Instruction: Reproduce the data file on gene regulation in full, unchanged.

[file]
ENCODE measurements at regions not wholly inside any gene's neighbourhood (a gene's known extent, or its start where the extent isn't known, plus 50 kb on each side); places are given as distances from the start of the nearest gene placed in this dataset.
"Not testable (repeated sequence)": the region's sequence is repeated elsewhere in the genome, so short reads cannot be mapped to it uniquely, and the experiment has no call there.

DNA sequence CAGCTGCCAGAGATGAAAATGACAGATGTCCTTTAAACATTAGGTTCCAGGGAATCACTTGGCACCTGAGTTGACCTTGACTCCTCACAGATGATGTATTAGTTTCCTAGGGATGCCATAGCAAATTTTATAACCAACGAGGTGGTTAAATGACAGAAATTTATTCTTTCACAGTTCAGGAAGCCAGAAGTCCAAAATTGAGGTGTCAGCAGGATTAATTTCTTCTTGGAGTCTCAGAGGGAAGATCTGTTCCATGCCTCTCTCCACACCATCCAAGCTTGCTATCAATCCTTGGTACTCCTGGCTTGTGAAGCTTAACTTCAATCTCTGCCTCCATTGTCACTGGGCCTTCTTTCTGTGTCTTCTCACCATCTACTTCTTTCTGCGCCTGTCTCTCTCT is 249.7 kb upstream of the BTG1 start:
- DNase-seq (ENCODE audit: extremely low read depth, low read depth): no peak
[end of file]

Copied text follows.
ENCODE measurements at regions not wholly inside any gene's neighbourhood (a gene's known extent, or its start where the extent isn't known, plus 50 kb on each side); places are given as distances from the start of the nearest gene placed in this dataset.
"Not testable (repeated sequence)": the region's sequence is repeated elsewhere in the genome, so short reads cannot be mapped to it uniquely, and the experiment has no call there.

DNA sequence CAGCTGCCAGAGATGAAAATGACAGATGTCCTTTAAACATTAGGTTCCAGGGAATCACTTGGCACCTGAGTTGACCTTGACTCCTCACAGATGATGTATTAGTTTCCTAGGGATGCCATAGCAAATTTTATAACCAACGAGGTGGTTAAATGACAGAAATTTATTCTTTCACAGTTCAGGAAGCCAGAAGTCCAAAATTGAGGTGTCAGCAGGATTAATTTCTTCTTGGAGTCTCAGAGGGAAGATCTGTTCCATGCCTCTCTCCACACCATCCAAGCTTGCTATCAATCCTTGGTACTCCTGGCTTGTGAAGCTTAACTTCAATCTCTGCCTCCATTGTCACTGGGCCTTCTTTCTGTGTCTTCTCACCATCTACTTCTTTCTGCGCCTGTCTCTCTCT is 249.7 kb upstream of the BTG1 start:
- DNase-seq (ENCODE audit: extremely low read depth, low read depth): no peak